Walt Mossberg

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Touch-Screen Laptops, iPhone Apps, and Vista Ultimate

I’m looking to purchase a laptop, and I am quite intrigued with the newer touch-screen models. Do you know when there will be more of these available, especially with larger screens?

A: You will begin to see more touch-screen laptops after Oct. 22, when Windows 7 comes out, because that new operating system has optional fingertip touch-screen navigation built in. In addition, many of the major Windows PC makers are adding their own touch-navigation systems to newer models.

However, I’d offer two caveats. First, not every touch screen will be capable of performing all the multitouch actions and gestures Windows 7 will offer. Some are more limited in their capabilities.

Second, the hardware makers will likely be cautious at first about adding fully capable touch screens to all or most of their laptops.

This is partly because these screens can add significant cost in a price-conscious market, and partly because nobody is certain how popular touch-screen navigation will be on laptops as opposed to, say, on all-in-one desktops where reaching for the screen is more obvious and natural.

I have an Apple iMac, and an Apple iPhone with around 122 apps. My question is, why don’t these iPhone apps work on the iMac? Both units use the same operating system, so why not?

A: While the iPhone and the iMac each use a version of the same operating system, Apple’s OS X, they aren’t the same operating systems. The version on the iPhone is stripped down, and has been modified to support an entirely different user interface, navigation system and set of hardware capabilities.

So there are two separate collections of apps, or programs, that run on the two platforms.

I am currently running Windows Vista Ultimate on my Dell PC. I have regretted it ever since I upgraded from XP because of its terribly slow performance. I have heard good things about Windows 7 but I am afraid I will have to buy the more expensive Ultimate upgrade (which I don’t really need) instead of an upgrade to Home Premium or Professional. Is that true?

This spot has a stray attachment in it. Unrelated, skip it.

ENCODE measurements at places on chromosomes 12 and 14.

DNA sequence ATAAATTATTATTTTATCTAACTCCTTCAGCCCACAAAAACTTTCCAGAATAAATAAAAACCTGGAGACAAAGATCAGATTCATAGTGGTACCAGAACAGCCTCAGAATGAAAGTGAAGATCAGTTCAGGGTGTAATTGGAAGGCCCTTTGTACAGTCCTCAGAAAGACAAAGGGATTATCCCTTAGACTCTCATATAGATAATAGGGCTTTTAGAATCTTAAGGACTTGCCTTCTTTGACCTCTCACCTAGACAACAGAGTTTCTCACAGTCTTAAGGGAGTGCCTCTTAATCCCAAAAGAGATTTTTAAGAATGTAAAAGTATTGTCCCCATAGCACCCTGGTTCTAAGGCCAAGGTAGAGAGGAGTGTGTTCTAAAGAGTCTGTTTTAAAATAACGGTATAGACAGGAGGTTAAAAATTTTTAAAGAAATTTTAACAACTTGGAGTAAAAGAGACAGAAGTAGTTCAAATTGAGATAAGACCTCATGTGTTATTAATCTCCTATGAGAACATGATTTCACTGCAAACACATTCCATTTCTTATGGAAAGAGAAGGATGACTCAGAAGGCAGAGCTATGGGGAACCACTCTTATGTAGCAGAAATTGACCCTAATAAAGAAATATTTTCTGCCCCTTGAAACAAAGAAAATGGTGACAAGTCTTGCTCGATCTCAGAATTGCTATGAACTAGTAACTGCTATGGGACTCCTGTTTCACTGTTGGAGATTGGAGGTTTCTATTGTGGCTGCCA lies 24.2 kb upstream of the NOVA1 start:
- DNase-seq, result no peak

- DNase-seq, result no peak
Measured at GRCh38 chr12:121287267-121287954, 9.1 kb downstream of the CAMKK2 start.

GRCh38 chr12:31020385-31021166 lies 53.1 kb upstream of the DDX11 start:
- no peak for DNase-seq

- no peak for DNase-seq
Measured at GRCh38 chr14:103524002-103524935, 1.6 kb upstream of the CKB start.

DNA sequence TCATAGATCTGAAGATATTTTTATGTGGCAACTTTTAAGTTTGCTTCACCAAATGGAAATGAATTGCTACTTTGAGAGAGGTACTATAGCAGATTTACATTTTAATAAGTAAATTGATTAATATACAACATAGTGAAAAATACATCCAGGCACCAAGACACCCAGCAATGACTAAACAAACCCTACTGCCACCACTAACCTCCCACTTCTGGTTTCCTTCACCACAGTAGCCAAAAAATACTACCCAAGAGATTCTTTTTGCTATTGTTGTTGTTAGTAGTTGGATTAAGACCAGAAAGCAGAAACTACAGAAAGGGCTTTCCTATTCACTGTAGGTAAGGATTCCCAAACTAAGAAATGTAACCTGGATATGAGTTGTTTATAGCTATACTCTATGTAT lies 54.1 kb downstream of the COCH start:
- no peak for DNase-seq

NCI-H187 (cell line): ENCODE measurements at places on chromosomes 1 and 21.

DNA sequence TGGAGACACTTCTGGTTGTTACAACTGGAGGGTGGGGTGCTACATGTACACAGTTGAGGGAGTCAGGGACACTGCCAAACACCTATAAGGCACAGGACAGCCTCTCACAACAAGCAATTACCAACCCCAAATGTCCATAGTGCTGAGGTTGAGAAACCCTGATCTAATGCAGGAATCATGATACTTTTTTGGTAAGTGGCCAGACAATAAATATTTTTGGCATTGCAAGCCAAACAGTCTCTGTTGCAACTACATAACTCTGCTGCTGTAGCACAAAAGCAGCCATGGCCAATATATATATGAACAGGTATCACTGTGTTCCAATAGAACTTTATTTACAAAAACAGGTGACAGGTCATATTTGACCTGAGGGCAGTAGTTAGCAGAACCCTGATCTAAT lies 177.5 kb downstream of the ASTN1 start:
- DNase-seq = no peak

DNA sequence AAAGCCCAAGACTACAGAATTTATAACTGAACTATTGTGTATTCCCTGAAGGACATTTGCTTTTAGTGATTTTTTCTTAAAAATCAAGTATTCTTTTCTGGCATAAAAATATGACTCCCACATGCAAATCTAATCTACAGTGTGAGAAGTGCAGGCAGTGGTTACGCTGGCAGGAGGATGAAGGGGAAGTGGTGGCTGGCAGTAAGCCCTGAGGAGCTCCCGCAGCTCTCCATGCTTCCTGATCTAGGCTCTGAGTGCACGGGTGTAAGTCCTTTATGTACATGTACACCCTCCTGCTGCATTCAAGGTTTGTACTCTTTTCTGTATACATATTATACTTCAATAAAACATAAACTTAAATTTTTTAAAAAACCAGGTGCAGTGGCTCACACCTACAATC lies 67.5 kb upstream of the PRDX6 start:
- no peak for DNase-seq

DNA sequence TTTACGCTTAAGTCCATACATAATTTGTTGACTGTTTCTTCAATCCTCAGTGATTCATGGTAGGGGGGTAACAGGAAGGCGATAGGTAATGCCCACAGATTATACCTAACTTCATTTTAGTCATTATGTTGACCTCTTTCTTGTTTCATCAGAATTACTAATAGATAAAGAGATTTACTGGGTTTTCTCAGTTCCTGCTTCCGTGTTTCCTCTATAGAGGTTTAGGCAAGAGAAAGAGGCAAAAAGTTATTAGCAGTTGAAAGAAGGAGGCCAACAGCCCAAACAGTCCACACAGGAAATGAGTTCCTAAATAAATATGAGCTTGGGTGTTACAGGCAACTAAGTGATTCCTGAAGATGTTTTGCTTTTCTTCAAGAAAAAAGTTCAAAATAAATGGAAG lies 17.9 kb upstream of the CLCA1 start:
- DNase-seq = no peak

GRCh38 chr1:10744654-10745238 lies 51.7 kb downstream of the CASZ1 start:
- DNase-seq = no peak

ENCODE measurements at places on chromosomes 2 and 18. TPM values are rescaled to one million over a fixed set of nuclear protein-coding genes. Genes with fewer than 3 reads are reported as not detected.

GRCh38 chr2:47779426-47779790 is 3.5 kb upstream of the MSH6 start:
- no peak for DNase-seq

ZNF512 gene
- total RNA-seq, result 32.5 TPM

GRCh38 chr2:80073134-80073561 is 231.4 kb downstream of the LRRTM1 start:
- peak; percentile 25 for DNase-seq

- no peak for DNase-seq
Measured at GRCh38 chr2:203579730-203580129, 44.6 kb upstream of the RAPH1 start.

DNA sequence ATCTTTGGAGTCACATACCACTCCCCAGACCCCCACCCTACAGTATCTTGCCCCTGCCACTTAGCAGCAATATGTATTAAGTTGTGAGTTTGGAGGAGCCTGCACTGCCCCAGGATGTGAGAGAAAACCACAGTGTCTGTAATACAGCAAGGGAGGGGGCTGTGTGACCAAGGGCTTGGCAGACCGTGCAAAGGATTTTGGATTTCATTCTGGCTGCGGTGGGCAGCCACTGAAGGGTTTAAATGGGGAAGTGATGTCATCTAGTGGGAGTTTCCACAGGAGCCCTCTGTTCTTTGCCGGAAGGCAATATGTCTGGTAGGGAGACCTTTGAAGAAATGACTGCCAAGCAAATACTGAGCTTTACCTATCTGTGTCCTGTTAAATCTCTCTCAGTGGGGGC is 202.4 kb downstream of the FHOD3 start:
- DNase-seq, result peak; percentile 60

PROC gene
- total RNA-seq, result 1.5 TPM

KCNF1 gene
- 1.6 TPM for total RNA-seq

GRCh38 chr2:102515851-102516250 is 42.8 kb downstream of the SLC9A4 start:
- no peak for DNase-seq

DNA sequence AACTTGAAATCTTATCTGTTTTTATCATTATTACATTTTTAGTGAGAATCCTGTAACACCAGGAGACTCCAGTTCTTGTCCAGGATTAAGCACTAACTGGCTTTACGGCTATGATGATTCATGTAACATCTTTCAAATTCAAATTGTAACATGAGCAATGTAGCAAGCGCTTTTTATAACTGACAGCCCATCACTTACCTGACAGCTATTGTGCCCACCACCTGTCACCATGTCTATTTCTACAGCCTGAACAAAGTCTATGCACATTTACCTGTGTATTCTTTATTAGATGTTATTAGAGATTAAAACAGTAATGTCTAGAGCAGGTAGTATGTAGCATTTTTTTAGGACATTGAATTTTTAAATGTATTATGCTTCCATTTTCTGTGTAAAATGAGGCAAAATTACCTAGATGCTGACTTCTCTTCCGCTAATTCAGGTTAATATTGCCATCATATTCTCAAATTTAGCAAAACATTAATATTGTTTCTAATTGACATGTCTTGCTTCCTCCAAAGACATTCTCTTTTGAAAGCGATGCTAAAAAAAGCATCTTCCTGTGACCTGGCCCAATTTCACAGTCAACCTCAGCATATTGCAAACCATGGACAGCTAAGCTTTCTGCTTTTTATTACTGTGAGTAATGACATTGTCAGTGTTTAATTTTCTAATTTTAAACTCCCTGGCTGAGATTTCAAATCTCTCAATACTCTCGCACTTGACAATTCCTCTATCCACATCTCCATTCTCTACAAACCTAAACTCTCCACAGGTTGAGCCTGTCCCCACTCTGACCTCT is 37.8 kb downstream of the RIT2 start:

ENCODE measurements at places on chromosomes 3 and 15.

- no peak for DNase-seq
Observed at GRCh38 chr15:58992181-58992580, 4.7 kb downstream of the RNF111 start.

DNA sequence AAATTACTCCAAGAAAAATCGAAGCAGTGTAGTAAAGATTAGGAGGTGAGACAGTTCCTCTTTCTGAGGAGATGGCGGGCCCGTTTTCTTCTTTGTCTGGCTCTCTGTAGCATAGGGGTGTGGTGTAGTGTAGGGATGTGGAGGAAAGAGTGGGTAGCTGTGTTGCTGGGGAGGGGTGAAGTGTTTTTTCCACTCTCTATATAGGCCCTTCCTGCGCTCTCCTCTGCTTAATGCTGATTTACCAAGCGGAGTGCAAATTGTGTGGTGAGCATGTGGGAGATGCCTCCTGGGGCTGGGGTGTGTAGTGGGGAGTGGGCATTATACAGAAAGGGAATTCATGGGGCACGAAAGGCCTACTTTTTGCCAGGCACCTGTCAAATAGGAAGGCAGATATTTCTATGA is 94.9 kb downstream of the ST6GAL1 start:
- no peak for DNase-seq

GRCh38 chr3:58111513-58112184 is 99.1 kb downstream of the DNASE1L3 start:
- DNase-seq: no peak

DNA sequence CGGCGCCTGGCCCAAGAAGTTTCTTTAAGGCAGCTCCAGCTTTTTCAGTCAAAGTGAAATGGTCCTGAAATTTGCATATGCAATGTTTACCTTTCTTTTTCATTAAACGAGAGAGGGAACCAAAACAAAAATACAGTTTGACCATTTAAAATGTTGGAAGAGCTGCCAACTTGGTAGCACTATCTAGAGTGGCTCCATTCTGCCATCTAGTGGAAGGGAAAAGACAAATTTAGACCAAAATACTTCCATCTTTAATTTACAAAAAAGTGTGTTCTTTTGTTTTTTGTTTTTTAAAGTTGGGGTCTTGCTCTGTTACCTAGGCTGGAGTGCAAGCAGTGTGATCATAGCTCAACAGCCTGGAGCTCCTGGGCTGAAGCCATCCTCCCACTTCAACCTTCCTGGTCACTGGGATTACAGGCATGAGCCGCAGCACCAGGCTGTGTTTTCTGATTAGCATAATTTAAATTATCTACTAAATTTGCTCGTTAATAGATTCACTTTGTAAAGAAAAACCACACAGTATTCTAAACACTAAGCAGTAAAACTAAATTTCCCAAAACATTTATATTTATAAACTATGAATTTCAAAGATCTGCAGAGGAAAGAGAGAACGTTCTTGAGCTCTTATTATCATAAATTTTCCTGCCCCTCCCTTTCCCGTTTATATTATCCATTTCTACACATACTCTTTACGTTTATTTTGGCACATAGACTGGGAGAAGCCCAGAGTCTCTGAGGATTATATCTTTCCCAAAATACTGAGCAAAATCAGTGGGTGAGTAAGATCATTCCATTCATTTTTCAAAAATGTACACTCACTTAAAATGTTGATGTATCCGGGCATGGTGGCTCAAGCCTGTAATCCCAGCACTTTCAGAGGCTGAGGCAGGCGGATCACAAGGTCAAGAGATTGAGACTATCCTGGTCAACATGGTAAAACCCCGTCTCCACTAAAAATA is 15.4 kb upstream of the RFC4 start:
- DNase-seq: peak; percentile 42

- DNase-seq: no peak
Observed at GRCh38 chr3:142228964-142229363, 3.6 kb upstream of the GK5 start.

A: According to Microsoft, owners of Vista Ultimate can only perform an “in-place upgrade” to Windows 7 Ultimate, not to lesser versions. An “in-place upgrade” is the type most people think of, the type where all your programs and files and settings are preserved just as they were, but you emerge with the new operating system.

Even then, you must be careful to buy the edition of Ultimate that matches the type of architecture your machine possesses, either 32-bit or 64-bit.

However, you can downgrade to the Home Premium or Professional versions of Windows 7, if you are willing to do a lot more work, by opting for what Microsoft calls a “custom installation,” something commonly known as a “clean install.” This typically means, first, backing up all your files and settings to an external hard disk, then allowing the Windows 7 installation disk to wipe your hard disk clean before installing your preferred version of Windows 7.

You would then copy back all your files. But you cannot do the same with your programs. For these, you would have to reinstall every one, from their original disks or downloaded installation files, and then download and re-install all the patches and program upgrades that have been issued by their makers since you acquired them.

You can find Mossberg’s Mailbox, and my other columns, online for free at the All Things Digital Web site,


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